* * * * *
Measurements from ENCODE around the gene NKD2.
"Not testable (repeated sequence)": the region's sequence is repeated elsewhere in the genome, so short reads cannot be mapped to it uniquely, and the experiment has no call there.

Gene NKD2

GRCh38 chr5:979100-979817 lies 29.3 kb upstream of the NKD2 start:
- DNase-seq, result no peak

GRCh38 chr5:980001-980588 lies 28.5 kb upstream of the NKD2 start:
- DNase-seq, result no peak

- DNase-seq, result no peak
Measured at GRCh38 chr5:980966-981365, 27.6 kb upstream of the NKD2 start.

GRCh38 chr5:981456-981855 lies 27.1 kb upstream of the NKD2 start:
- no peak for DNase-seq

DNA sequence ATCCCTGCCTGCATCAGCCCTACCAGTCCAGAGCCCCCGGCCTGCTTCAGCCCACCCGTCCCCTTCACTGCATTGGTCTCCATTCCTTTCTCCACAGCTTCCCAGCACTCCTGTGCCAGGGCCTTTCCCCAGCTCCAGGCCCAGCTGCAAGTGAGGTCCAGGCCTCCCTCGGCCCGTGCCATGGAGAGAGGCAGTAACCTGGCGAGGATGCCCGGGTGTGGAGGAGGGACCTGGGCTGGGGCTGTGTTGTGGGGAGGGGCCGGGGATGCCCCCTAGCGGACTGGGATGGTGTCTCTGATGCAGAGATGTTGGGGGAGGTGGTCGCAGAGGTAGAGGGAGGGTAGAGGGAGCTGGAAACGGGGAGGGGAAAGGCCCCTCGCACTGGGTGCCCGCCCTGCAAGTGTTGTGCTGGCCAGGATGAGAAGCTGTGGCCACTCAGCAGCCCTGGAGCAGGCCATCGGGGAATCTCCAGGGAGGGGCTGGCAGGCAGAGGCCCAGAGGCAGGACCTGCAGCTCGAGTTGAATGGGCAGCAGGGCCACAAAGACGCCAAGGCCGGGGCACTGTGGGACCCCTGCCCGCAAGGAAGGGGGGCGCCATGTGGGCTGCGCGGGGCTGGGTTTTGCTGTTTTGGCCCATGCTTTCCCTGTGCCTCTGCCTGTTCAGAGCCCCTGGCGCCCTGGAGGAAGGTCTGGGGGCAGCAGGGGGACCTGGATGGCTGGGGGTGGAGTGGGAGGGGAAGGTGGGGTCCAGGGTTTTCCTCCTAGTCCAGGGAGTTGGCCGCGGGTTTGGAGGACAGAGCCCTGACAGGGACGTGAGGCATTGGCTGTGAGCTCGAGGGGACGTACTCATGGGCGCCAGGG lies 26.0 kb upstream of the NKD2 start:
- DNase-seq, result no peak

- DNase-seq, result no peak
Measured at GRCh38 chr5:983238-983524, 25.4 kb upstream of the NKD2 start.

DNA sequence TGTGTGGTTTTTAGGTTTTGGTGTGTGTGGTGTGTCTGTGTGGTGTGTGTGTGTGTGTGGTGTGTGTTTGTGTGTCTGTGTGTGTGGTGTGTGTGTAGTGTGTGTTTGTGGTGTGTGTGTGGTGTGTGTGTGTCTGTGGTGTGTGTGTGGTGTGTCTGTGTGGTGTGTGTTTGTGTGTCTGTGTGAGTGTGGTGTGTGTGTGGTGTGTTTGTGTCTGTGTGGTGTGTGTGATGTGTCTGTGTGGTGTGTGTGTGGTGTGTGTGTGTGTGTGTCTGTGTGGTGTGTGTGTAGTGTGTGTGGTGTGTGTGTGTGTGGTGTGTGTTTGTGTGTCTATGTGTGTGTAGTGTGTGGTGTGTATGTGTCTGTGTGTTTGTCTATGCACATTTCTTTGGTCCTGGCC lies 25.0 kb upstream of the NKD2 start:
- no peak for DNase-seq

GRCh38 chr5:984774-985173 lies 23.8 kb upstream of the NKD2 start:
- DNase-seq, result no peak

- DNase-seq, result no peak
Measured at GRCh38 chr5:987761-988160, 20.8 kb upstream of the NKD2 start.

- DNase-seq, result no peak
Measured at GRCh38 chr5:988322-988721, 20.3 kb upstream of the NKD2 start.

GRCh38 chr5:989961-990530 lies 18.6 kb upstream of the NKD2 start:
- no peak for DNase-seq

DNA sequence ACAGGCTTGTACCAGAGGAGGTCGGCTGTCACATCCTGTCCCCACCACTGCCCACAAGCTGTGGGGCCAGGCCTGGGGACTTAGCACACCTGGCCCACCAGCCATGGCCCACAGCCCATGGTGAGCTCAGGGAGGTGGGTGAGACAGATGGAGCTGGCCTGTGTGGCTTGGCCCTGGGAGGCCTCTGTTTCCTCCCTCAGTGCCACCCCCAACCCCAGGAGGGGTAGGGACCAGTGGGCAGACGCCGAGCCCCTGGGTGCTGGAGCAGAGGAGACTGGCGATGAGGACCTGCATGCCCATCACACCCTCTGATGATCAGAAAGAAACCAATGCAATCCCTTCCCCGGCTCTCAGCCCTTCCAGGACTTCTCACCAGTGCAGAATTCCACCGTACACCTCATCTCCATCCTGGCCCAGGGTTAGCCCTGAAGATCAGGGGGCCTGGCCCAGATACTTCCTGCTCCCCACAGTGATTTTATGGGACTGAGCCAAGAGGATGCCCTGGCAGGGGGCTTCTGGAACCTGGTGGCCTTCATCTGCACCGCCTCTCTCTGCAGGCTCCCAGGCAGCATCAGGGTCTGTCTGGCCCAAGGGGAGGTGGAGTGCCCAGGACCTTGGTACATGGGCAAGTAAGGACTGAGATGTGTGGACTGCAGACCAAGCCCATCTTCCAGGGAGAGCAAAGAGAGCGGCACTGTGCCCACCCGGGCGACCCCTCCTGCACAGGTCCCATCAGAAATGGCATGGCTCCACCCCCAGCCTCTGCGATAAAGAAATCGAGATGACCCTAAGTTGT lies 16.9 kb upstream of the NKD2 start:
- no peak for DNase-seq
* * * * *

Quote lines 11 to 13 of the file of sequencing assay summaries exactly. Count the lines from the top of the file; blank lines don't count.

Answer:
- no peak for DNase-seq

DNA sequence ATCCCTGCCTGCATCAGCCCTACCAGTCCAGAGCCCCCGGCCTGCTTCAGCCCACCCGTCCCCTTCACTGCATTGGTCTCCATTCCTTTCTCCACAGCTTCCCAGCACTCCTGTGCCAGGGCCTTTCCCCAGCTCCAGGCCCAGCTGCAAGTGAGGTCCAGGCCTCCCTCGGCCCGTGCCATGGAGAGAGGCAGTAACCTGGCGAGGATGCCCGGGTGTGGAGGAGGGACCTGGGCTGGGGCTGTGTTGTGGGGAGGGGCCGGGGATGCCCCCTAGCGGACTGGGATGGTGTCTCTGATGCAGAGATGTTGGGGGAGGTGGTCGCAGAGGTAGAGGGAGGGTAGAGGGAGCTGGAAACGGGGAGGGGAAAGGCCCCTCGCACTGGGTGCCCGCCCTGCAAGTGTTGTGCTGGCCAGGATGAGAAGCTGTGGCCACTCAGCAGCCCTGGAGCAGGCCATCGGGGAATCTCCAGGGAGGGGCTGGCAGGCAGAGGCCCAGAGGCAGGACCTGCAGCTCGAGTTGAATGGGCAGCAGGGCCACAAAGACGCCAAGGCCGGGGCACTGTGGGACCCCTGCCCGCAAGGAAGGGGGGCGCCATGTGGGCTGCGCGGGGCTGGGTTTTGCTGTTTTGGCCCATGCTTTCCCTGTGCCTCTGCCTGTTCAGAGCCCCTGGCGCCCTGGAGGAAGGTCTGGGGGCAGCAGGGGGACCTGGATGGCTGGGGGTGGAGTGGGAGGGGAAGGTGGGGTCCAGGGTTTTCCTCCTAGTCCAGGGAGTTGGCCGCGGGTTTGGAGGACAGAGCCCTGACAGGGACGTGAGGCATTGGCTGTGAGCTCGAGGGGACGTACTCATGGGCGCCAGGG lies 26.0 kb upstream of the NKD2 start:
- DNase-seq, result no peak